George Washington Papers

From George Washington to William Fitzhugh, 8 August 1781

Camp near Dobbss ferry 8th Augt 1781

Dear Sir,

I stand indebted to you for two letters—dated the 26th of Aprl and 29th of May—the reason why I did not, immediately answer so much of the first as related to your Son William, was the hourly expectation I was in of seeing his Brother the Captain, from whom I expected to know what Corps would be prefered—Not doing this till the middle of June, my answer was protracted till I was informed that he had changed his views, and was about to enter the suite of Genel Smallwood—This rendering an answer to that part of the letter in some degree unnecessary—the moving state of the Army, and the junction which was formed with the Auxiliary Troops immediately after, has been the occasion of my silence till I was informed by the Captain that his Brother had revived his first intention of getting an appointment in the Cavalry which has induced me to write to both Govr Nelson & Genl Greene, recommending him to a Commission in Baylors Cavalry—I have no doubt of his succeeding if there is a vacancy in the Regiment.

There is scarce a stage of the Campaign, or an occurrence that happens in it, that does not exhibit some proof of the fatal policy of short enlistments, and of the immense expence we are involved in by them. The enemy never fail to take advantage in some quarter or another, of the weak state of our Army, whilst we, if an opening presents itself, have men to raise (by enormous bounties) before advantage can be taken of it; which occasions such a lapse of time that the favourable moment is passed, & the enemy is prepared for us by a transport of their Troops.

The force called for and which I ought to have had by the first of Jany is not yet arrived, nor do I know when to expect it. the Season is rapidly advancing, and the enemy, if reports and appearances do not deceive us, is in hourly expectation of a reinforcement from Virginia at New York—thus it is we are always labouring—always accumulating expence—and always disappointed of our object.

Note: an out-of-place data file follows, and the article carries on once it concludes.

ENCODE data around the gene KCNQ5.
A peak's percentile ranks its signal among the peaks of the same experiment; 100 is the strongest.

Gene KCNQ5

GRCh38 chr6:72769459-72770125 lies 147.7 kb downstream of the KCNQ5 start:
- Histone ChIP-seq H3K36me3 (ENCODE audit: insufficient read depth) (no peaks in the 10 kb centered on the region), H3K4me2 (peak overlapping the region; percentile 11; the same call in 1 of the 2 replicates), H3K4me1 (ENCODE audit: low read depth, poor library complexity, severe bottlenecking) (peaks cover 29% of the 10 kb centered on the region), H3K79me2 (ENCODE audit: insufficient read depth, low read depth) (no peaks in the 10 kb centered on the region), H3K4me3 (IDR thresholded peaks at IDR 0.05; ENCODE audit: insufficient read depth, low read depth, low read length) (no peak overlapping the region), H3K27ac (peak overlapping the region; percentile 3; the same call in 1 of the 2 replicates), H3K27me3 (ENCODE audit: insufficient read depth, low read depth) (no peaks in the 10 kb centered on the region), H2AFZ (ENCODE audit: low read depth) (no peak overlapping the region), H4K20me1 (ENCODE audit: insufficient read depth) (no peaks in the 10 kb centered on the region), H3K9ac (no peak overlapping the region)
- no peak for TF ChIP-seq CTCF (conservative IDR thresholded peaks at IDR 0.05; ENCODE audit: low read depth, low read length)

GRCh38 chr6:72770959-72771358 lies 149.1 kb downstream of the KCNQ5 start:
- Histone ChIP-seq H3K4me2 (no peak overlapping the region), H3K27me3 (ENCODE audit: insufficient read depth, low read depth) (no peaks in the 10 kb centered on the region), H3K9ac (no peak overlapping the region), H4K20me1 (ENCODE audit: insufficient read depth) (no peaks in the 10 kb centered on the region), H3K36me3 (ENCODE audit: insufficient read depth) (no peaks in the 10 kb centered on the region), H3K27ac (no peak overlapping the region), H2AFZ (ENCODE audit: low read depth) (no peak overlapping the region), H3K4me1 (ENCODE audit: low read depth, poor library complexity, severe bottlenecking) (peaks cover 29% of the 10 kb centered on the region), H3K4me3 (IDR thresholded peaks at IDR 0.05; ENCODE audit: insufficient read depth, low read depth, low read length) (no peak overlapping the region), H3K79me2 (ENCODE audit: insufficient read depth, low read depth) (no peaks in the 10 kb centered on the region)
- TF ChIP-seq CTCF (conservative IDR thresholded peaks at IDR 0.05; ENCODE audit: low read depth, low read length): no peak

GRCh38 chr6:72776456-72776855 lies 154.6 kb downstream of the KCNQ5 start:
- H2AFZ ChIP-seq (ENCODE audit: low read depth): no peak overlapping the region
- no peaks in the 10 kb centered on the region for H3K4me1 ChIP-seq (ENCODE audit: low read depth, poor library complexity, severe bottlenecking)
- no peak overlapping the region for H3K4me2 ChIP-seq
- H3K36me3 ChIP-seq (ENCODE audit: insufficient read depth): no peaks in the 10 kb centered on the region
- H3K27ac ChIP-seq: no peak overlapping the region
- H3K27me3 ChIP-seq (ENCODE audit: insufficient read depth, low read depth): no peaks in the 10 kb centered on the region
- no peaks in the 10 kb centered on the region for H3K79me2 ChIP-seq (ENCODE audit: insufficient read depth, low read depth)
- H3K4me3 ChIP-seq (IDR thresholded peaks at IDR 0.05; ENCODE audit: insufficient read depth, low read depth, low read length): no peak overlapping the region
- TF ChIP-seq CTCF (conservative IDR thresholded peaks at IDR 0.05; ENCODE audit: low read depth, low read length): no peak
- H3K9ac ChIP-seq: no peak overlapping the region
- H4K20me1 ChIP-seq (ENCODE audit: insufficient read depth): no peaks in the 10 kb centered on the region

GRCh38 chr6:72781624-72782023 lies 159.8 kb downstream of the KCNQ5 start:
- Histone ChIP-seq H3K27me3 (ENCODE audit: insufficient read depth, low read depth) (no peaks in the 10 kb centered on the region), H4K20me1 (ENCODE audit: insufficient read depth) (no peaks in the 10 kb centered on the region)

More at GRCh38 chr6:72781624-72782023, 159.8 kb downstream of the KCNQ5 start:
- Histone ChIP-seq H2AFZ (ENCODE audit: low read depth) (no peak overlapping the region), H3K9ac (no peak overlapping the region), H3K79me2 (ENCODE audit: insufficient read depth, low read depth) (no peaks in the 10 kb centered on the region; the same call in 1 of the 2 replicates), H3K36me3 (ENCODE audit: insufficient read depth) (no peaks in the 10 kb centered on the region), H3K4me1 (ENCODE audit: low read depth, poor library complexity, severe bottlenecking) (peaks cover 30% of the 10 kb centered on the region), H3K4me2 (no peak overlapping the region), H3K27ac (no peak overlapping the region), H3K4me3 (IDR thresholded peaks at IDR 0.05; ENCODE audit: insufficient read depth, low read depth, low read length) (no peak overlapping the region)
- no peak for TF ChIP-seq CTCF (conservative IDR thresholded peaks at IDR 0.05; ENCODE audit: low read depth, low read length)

It is much to be feared that the Campaign will waste away as the last did in a fruitless attempt to get men; who are procured in such a manner, and for such short periods, that the first who come into the field are about leaving it, as the last arrive, by which means an enormous expence is incurred, and no benefit derived; as we never have a sufficient force at any period to answer our purposes.

I am clearly in Sentiment with you, that all emissions of Paper money ought to be subject to a supreme direction to give it a proper stamina, & universal credit; and that good & sure funds should be appropriated for the redemption of it—but in this, as in most other matters, the States individually have acted so independantly of each other as to become a mere rope of sand, & to totter upon the brink of ruin at a time when the independency of them, if the Resources which have been drawn forth, had been applied to great objects by one common head, would have been as unshaken as Mount Atlas, and as regardless of the efforts of Great Britain to destroy it, as she is of the unheeded tempests that pass over her.

It was with much concern I heard of your second loss by the Pirates of the Bay—and of the Insults Mrs Fitzhugh & yourself had receiv[ed] from them— My Compliments attend her—and with very great esteem & regard I am—Dear Sir Yr Most Obt & Affecte Servt

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NHi: George & Martha Washington Papers.

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